Tentative signs of improving investment activity

Global Real Estate Perspective November 2023

The long-running undersupply of homes and constrained affordability in many global housing markets continue to underpin the investment rationale for the living sector, with momentum building in the U.S., Asia Pacific and Europe despite continued market uncertainty. Investors pressed ahead with long-running strategies to acquire living assets in Q1 2024, albeit at modest levels compared to the past 5-10 years. While some investors are still waiting on reductions to central bank policy rates before fully committing to new opportunities, living investment activity is expected to grow through 2024.

The U.S. living sector opened the year with optimism despite a heavy supply pipeline and an elevated interest rate environment dragging on transaction volumes. Bright spots in spring leasing momentum and large-scale M&A deals in the multifamily space have driven renewed investor conviction. Living markets in Europe are beginning to rebound, with an increase in the number of deals during Q1, although an absence of larger transactions and portfolio sales saw overall volumes decline. In Asia Pacific transactions rose by 10% year-over-year as investors increased exposure to the sector. A consistent stream of new project announcements and partnerships across the region will lead to a greater level of transactions in stabilized income-producing assets in coming years.

This article is part of JLL’s Global Real Estate Perspective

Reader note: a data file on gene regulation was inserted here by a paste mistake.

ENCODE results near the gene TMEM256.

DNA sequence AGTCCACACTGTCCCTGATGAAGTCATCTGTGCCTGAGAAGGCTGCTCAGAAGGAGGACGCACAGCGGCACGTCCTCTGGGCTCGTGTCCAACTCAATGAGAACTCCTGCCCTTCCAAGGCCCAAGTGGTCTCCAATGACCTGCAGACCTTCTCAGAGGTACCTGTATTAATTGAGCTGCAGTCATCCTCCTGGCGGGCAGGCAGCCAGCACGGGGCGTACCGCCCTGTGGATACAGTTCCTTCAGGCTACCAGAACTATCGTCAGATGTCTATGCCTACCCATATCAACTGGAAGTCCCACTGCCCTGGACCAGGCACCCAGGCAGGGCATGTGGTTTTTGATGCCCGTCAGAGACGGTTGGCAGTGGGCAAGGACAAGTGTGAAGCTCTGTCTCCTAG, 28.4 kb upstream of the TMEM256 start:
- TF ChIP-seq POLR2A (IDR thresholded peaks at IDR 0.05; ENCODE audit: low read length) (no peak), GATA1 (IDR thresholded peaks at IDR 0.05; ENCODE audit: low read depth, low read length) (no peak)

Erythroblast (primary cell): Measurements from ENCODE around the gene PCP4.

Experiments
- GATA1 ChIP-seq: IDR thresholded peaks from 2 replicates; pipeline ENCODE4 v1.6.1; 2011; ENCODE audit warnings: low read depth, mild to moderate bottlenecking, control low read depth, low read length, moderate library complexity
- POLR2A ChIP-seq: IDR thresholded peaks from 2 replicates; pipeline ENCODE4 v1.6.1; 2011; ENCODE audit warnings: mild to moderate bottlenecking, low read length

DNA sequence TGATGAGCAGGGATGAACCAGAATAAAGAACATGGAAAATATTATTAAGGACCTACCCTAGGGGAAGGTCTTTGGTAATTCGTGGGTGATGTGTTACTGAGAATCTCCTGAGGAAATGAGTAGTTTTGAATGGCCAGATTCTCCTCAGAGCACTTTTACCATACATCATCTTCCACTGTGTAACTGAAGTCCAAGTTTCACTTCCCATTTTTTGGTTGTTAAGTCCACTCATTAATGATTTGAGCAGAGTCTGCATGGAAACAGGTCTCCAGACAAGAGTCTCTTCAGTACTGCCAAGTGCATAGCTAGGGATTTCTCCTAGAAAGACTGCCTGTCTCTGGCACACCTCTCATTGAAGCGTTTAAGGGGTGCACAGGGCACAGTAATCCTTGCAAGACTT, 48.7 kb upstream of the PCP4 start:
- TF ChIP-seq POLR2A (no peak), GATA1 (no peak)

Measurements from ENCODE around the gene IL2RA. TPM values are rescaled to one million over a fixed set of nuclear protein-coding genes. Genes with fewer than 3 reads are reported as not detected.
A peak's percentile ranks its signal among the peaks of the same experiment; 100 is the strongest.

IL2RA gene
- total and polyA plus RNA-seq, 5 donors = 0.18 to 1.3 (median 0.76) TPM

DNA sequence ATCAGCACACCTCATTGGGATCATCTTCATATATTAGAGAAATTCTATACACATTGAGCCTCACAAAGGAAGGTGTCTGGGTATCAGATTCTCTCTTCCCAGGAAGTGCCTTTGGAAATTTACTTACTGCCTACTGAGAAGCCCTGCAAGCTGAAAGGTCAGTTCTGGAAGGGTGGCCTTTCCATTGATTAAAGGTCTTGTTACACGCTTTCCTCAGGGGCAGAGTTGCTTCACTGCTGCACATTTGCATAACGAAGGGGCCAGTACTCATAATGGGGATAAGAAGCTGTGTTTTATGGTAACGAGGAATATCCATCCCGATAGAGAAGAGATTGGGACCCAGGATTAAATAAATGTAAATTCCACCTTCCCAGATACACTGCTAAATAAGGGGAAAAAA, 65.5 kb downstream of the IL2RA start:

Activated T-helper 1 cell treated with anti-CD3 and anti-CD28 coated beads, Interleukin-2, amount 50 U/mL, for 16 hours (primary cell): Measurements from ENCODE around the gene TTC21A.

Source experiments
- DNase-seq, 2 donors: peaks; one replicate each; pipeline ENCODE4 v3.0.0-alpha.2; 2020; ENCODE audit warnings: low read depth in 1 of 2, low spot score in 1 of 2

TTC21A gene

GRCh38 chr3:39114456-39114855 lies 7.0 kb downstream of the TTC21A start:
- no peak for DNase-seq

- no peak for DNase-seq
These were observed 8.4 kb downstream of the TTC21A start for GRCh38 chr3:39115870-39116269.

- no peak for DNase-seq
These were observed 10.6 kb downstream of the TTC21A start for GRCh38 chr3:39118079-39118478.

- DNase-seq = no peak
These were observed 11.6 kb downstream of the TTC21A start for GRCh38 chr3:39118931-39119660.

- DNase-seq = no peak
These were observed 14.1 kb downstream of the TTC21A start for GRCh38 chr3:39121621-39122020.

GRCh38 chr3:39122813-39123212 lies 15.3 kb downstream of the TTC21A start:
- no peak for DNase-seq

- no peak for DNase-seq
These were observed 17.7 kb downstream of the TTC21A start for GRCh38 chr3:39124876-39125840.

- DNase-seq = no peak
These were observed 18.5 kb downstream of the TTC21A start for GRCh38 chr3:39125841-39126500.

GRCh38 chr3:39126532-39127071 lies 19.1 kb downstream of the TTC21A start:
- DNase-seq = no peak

Future trends: Living sectors remain on long-term growth trajectory

Short-term: Investment activity for the U.S., Asia Pacific and European living sectors should increase through 2024, despite lingering market uncertainty and caution around central bank policy rate expectations. Deal flows are steadily increasing, and there are signs that larger deals of over US$500 million will become more active as 2024 progresses. A growing spread of living models targeted at specific demographic groups – such as purpose-built student accommodation and co-living – will account for a greater share of volumes in many markets.

Long-term: With a continued shortfall of homes to meet the demands of approximately 80 million new urban inhabitants around the world every year, capital flows will resume their long-term growth trajectory in major living markets. While the UK will continue to pip Germany as Europe’s largest living market in the short term, the latter will re-establish its dominance as the continent’s largest market in the next three to five years. Australia and Japan will be among the fastest-growing living markets over the longer term as income-driven housing models, which are currently more common in other regions, take hold.